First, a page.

In contrast to the growing diversity among the student population, the teaching profession is increasingly dominated by White female teachers. O. Jorgenson (2000) states that “school districts across the United States confront an urgent shortage of minority educators, while the number of minority students in the public schools steadily increases. This imbalance is expected to worsen” (pp. 1–2). M. Haberman (1988) further states that “[h]aving too few minority teachers is merely one manifestation of under-educating minority children and youth in inadequate elementary and secondary schools” (p. 39).
Teachers need not come from the same racial/ethnic or linguistic background as their students in order to teach effectively (Ladson-Billings, 1994, 1995). Given the increasing student diversity even within individual classrooms, matching teachers with students of similar backgrounds is often not feasible. But when teachers of any background are unaware of the cultural and linguistic knowledge that their nonmainstream students bring to the classroom (Gay, 2002; Osborne, 1996; Villegas & Lucas, 2002), or when they lack opportunities to reflect upon how students' minority or immigrant status may affect their educational experience (Cochran-Smith, 1995a, 1995b; Valli, 1995), there is clearly a need for teacher education that specifically addresses teachers' beliefs and practices with regard to student diversity as it relates to subject areas.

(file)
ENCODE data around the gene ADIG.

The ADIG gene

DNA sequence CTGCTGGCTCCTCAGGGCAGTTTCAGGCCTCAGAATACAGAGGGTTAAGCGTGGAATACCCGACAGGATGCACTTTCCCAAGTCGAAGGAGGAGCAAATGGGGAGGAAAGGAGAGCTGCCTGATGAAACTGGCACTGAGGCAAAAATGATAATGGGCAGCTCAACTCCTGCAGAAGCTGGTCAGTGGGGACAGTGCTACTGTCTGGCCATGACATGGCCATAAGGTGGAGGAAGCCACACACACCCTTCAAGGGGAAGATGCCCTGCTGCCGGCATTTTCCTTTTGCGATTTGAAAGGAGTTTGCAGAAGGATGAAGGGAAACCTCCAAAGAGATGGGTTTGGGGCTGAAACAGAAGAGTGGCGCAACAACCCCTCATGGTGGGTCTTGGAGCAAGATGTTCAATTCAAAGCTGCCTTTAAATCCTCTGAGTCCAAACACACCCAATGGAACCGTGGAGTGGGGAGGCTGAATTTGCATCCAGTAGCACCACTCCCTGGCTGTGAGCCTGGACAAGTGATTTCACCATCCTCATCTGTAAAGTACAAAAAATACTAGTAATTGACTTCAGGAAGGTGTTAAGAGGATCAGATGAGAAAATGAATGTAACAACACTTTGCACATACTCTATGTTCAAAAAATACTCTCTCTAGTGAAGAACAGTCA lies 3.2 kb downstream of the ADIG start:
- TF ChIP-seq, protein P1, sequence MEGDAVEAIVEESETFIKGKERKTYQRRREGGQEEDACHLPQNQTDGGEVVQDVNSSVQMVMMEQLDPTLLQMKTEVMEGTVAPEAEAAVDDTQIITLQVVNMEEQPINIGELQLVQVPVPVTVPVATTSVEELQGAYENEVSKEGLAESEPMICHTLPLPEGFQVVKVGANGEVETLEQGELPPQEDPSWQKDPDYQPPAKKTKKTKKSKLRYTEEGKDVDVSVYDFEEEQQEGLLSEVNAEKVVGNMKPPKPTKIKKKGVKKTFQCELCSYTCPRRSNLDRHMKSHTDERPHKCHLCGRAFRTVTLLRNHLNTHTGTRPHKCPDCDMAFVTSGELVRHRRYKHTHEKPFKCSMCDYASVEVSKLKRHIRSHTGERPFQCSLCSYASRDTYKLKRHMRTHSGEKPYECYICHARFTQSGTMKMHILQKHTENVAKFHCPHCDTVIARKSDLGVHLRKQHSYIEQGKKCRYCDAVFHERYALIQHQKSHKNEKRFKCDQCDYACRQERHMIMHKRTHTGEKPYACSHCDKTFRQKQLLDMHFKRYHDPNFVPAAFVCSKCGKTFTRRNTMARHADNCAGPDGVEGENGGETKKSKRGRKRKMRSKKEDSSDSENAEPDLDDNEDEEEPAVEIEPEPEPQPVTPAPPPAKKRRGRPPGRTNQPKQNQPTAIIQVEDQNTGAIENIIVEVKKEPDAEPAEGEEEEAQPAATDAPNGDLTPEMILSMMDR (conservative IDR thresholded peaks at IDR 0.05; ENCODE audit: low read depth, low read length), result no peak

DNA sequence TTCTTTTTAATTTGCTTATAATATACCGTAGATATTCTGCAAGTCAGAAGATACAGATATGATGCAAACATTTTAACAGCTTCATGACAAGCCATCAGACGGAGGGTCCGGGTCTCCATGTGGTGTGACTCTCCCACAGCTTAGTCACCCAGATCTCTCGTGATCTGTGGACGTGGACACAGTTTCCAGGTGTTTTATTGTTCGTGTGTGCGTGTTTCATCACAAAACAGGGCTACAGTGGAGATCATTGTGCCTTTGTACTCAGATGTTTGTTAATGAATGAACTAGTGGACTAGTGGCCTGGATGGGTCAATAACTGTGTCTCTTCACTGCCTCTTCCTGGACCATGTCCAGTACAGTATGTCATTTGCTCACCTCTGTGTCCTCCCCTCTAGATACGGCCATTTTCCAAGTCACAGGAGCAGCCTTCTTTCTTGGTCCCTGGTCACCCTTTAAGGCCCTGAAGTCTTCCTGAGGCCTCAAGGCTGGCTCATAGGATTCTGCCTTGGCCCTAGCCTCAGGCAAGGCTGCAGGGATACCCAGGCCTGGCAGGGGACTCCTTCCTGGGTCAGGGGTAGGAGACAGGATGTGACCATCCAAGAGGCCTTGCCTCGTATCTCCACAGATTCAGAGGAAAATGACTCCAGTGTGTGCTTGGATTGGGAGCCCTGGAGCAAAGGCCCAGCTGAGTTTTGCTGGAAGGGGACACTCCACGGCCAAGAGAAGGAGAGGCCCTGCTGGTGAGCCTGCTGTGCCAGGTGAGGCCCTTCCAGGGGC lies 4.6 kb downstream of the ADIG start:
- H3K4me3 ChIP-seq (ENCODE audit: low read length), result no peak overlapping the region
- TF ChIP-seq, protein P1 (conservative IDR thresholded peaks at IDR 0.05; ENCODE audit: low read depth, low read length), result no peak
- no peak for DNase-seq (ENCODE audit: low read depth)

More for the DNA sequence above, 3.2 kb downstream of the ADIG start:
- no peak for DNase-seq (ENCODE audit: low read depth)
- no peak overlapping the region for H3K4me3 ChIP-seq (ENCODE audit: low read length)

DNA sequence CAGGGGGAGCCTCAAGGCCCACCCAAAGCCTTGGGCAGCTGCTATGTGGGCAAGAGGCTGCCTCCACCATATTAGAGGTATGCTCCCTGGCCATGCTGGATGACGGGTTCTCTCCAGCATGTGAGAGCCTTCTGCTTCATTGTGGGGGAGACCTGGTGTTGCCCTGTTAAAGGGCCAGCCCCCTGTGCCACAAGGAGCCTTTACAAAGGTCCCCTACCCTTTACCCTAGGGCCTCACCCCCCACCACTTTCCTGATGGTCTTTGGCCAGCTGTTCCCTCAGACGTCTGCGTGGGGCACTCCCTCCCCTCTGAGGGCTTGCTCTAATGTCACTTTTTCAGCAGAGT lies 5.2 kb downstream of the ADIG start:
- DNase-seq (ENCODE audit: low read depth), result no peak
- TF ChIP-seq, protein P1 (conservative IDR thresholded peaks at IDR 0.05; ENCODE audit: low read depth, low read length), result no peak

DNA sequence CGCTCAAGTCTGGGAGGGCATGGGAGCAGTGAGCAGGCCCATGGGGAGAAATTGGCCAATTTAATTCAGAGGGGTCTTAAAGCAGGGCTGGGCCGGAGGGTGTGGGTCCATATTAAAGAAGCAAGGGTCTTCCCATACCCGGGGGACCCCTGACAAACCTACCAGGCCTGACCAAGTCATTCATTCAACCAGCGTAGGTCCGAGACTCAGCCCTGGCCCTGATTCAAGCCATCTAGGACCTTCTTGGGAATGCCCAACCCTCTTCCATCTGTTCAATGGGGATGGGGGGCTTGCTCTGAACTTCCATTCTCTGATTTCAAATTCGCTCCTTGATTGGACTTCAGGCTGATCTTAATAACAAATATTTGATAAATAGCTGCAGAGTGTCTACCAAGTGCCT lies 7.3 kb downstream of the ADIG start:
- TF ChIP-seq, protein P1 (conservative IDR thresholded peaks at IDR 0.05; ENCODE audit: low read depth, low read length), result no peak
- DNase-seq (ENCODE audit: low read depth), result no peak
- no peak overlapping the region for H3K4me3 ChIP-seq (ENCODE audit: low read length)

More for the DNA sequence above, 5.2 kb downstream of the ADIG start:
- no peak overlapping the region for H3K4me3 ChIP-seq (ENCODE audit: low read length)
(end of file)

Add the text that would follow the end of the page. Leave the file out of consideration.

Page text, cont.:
Teachers face the challenge of making academic content accessible and meaningful for students from a broad range of cultural and linguistic backgrounds.